"Next to my father's distressing report, my Viennese misadventures seemed like little anecdotes of no importance. So I decided that I would never tell them anything about my Austrian life. They had suffered enough as it was."
??? This marked the end of my investment in Marjane Satrapi as a character in her own memoir. What had seemed somehow important near the beginning sounded dramatically less so now--maybe that's just a reflection on my expectations going into the book. But by the end Satrapi's story seems pretty pedestrian, with the exception of its setting. While her life is hardly banal or boring, it's rarely remarkable past her interaction with her environment. Besides growing up under an oppressive and brutally violent religious regime, her problems are not much different than most young adults: identity, self-worth, direction. Her choices don't seem any more heroic than those confronting any other young person struggling to decide what they will do with their lives.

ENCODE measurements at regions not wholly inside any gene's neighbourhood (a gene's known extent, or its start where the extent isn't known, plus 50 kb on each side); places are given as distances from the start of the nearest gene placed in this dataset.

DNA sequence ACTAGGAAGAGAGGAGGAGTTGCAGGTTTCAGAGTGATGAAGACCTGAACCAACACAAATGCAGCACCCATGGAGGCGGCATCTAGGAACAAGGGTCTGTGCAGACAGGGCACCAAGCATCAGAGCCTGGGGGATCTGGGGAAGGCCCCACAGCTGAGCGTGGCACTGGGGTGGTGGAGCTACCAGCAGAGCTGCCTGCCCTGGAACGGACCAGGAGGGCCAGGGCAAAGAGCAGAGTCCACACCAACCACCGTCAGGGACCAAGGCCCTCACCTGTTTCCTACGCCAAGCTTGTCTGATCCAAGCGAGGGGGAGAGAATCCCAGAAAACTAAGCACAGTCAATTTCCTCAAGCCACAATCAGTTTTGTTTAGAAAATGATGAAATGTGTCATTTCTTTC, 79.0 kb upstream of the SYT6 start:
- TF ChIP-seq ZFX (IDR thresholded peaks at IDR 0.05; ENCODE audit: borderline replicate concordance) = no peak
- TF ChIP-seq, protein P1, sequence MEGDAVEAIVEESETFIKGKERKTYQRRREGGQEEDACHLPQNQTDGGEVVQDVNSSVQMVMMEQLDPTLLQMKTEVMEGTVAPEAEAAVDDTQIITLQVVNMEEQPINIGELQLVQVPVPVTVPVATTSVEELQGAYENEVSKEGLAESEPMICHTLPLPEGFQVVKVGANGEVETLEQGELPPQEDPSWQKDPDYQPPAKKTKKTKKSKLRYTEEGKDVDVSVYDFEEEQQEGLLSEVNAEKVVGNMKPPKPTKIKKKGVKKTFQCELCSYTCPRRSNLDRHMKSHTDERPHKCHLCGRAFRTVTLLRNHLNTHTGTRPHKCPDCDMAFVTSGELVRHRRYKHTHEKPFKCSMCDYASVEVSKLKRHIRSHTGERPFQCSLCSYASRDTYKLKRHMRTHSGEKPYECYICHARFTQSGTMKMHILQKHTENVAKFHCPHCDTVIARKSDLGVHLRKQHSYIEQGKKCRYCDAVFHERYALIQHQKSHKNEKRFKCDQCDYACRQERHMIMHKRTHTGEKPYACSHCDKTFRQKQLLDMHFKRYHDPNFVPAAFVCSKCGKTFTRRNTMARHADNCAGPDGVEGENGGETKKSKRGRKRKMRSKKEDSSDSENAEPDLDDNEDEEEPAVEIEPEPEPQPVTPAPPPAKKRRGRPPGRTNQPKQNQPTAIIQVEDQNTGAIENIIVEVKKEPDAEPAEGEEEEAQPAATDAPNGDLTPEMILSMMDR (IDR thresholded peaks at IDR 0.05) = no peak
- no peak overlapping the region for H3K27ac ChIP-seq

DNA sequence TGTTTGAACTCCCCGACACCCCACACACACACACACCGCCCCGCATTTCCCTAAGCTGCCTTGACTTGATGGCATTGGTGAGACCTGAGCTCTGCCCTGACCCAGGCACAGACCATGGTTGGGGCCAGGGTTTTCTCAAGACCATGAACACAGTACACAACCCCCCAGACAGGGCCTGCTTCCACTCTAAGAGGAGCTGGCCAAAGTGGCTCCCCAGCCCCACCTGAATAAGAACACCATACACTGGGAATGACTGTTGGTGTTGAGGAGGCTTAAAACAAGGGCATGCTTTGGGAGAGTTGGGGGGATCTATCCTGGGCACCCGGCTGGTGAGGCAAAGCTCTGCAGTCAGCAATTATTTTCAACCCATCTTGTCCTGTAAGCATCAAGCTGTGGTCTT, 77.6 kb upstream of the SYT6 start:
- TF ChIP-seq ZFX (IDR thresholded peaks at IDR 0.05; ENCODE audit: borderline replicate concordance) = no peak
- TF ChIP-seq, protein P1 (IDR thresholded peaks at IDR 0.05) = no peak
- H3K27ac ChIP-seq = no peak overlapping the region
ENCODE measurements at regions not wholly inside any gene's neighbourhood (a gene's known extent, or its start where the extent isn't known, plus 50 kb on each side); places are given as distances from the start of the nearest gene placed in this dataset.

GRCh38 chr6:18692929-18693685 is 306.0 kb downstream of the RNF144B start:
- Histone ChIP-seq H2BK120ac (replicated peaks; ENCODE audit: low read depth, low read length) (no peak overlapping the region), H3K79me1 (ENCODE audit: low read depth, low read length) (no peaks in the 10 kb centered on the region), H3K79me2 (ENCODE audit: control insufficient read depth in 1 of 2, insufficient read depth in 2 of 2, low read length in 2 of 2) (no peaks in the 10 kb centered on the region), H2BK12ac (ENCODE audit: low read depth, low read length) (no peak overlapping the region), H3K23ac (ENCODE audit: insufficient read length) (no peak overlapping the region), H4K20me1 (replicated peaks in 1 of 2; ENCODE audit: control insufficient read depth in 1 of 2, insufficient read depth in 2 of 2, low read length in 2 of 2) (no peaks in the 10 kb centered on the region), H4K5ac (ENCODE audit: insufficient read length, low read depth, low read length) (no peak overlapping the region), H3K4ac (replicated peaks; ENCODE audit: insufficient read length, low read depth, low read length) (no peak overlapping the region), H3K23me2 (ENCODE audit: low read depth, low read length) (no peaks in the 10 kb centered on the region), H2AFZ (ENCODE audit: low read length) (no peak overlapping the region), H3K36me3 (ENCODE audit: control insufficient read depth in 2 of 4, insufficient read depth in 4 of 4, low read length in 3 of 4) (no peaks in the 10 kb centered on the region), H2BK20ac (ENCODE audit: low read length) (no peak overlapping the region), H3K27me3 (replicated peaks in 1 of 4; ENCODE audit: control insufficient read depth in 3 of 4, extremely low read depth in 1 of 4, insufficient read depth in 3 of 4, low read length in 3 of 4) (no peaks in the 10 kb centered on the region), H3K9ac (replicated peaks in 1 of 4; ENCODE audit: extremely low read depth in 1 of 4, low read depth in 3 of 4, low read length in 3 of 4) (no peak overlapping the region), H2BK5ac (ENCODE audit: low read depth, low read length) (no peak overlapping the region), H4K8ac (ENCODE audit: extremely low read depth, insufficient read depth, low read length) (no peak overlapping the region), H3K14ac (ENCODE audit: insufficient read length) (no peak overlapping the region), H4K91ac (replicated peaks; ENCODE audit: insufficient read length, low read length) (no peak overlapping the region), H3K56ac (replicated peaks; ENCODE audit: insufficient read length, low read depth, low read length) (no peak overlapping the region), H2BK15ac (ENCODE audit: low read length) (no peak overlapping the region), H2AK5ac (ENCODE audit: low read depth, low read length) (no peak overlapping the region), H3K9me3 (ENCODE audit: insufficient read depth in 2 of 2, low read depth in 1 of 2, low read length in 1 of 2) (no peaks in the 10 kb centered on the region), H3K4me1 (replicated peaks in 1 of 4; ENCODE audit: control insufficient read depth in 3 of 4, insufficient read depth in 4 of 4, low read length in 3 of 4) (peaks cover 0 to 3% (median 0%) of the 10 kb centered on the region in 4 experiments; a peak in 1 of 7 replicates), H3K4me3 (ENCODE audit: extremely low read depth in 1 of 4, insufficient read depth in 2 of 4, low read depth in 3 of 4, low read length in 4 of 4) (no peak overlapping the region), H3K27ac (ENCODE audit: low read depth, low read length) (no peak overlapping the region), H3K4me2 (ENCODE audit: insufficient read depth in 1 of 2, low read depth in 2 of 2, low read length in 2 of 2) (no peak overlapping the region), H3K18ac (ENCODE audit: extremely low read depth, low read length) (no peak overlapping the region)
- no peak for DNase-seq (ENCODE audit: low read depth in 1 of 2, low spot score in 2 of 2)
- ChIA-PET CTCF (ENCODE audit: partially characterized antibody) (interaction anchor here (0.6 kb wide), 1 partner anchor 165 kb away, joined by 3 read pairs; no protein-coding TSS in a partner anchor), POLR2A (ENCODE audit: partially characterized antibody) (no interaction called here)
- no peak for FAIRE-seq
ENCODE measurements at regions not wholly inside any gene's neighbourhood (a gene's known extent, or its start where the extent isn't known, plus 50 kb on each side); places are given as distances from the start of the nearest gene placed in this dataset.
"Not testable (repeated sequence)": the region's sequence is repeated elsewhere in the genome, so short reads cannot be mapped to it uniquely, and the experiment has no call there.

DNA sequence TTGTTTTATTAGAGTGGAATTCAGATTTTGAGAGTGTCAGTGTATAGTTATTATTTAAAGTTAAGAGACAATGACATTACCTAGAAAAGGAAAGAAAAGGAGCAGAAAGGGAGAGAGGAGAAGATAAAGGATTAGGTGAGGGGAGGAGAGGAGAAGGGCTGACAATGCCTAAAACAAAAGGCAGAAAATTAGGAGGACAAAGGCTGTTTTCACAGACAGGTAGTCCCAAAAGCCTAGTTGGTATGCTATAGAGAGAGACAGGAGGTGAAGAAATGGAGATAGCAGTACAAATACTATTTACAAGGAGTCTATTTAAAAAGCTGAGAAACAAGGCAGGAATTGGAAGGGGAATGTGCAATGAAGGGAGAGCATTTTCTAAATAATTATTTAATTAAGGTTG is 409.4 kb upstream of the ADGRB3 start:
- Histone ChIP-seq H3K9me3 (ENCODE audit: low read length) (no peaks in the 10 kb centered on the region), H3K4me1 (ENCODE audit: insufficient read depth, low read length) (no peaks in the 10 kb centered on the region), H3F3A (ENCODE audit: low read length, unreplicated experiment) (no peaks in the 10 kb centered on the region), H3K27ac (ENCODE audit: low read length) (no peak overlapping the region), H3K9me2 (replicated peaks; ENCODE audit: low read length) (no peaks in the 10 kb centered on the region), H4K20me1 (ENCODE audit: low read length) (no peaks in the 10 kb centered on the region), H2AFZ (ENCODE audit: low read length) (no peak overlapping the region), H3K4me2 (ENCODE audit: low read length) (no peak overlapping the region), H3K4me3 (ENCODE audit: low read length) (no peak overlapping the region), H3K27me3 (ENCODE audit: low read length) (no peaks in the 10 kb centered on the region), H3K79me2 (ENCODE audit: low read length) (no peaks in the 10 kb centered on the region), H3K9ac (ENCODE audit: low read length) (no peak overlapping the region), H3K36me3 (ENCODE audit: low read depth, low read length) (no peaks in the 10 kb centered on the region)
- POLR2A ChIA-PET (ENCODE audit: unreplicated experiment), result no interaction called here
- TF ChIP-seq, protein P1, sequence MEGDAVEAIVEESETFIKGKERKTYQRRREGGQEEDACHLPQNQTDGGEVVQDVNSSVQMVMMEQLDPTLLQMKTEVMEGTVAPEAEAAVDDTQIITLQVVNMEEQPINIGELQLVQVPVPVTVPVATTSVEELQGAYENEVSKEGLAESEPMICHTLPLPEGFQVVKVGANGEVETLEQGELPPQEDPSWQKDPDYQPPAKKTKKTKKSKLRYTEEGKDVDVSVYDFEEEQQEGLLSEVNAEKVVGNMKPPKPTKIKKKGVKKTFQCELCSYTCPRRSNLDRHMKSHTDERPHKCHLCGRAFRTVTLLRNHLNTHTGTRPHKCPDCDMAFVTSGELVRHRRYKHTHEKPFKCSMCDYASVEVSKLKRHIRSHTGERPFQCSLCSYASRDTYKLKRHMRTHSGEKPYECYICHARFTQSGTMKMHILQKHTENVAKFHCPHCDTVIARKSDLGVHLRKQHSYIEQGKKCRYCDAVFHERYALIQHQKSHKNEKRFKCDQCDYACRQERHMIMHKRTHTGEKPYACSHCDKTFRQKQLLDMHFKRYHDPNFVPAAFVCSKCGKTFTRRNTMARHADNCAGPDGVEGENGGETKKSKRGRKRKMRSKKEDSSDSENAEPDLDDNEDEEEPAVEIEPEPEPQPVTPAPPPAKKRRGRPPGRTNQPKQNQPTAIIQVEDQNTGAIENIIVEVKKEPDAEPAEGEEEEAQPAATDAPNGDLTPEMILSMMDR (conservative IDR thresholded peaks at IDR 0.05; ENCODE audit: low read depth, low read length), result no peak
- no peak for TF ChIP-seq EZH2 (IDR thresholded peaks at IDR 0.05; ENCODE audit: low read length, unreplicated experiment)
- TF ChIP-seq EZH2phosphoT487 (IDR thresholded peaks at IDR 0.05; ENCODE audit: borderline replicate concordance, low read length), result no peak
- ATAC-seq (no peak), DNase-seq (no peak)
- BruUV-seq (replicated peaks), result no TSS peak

In the end, Persepolis is valuable for its depiction and humanization of Iranian society--it's hard to imagine a country more maligned in all the world, both now and throughout the last several decades. Seeing the culture from the inside; imagining what it must be like to come home and find your neighbor's home destroyed and your neighbor dead; seeing the forced duality of the citizens, in their attempts to appear observant but still lead free lives: all these things are very eye-opening in a memoir. The problems of an intelligent girl who had a bad breakup and lives on the streets for a few months; not as much. I enjoyed Persepolis, and found it very thought-provoking, which alone was worth the price of admission. But on the whole I think much of the hype surrounding this book is that an Iranian expatriate published a memoir as a graphic novel. I suspect the same book as prose would have been wholly unremarkable, and much less likely to yield the critical attention it has received.